Peanut butter should be a simple food, a food you can feel good about as you make your kid a sandwich (at this point I am starting to feel guilty about giving it to the birds). It shouldn't be a poison laced with chemically processed oils that line your arteries and force your heart to work harder within minutes of consuming it. Not only that, it should be affordable for everyone. Nutrition, not simply calories, should be affordable for everyone. It doesn't matter if you are rolling in benny's, purchasing food using foodstamps, or using WIC, you deserve access to clean, safe, nutritious food.

What can you do? Well, consider every dollar you spend to be a vote. Don't purchase foods laced with chemicals. Second, write your congressman. Tell them to introduce legislation which ends subsidies to companies who produce food with chemicals and additives (part of the reason it is so cheap is because it is subsidized by the government). Tell them to provide subsidies to producers who produce quality, nutrient rich foods and to local farmers who provide wonderful, fresh food at farmer's market - this would make these types of foods more affordable and available to everyone. Here, if you reside in California's First District you can click here to email your congressman! And, since I know some wonderful people in California's Twelfth, you can click here. I may be going out on a limb here, but if you are not in either of those districts then click here and find your representative! I may be over estimating my readership a little...

Tuesday, March 12, 2013

Whoa, where did the time go? And other stuff

Hey readers! You may have noticed that I have taken a brief break from writing.

It is a new year and I have got some new stuff for you! Including my granola bar recipe. People, my family has been raving about these things! They are so delicious and the best part about homemade granola bars (beside the fact that they are way cheap compared to what you get at the store) is there are no questionable ingredients. Plus they are good for you! Full of whole grains and nuts. Make a double batch and freeze some. Hand them to your kids after school or while at the farmer's market, I promise it will be just like that chewy granola bar commercial where the kids can't talk because they are chewing granola bars - except these granola bars are waaay tastier! Here it is (Please note, these bars do not contain preservatives, please keep them in the fridge for optimal freshness):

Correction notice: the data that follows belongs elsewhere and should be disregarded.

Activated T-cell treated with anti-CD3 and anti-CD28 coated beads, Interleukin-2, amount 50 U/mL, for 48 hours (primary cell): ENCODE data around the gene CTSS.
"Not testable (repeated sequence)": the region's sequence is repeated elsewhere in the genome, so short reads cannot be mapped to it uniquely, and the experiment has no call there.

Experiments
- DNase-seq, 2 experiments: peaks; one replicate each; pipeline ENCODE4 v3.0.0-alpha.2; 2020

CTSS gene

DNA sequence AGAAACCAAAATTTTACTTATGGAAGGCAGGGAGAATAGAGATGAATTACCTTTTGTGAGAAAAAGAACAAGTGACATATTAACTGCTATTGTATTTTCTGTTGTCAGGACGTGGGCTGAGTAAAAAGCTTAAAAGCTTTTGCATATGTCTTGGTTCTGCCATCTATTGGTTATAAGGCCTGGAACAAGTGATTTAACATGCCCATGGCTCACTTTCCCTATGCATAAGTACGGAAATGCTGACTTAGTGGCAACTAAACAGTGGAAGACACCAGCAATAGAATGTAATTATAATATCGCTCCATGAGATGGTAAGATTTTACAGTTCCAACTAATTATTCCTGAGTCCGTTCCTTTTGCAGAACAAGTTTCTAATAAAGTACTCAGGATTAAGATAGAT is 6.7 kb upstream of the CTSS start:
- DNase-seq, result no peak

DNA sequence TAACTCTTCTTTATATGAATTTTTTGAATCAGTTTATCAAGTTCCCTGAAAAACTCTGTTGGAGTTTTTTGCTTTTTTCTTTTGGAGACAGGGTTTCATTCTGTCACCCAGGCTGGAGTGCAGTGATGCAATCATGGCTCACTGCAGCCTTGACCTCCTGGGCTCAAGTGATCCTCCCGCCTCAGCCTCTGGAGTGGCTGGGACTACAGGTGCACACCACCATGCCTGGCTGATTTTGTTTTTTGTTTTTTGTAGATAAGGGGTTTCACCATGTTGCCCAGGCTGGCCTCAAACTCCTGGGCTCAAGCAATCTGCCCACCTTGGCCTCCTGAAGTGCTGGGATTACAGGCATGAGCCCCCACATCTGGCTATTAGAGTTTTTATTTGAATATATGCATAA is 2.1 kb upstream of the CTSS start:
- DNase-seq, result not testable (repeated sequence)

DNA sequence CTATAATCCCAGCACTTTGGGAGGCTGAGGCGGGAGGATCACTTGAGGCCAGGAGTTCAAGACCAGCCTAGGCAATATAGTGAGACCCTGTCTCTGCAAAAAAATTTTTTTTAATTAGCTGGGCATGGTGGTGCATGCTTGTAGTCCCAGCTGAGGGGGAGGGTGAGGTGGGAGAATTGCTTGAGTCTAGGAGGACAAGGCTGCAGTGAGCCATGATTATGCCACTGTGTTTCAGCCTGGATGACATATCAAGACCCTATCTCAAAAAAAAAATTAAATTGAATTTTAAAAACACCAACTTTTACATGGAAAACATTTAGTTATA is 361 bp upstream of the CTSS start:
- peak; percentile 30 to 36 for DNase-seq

4 cups of rolled or quick oats
1/2 cup of nut butter (use your favorite kind, I use raw almond butter)
1 Tbsp of coconut oil (if you don't have coconut oil you should, JK, but you can use butter or olive oil)
1/2-1 cup of honey (Depends on how sweet you want them, and use raw honey with the pollen in it)
1 heaping cup of walnuts (to keep costs down I buy them in shells and crack them, plus I like them to be raw - Famer's Market!)
1 tsp salt
1 tsp cinnamon
1 Tbsp vanilla extract (please use the real stuff, not the imitation!)
1 Tbsp ground flax (I buy whole in bulk and grind it myself with the bullet)
1/2 cup extra dark chocolate (optional) 

Okay, first take your oats and put them in a casserole disk and bake them for 10 minutes at 350 degrees, stirring once. Leave your oven at 350. Next, take you nut butter, honey, and coconut oil in a saucepan and heat slowly over medium heat. Once it is melted and liquified pour it into a large mixing bowl. Then add you cinnamon, salt, vanilla, and flax. Stir. Add the oats and walnuts (you can add anything else you may want in there now too - such as dried fruit, etc). Stir until all the oats are coated and a little bit sticky. Next, press the oat mixture into the casserole dish. Make sure it is even. Place in the 350 degree oven for about ten minutes.

This is where you would add the dark chocolate, if you choose. Just sprinkle on top and press gently into the granola. Allow it to cool for about two hours (if you can wait that long! Seriously, this stuff smells like childhood, mom's hair, and love all at once). You should refrigerate it over night for best results.

Once it is completely cooled and stiff remove it from the casserole dish by turning it upside down and hitting it. Once it is out cut it into bars. Store in a sealed container in the fridge.

This is my recipe. I got inspiration from a few sources but I basically made up the way it is here. So enjoy! Let me know how it turns out. Until next time!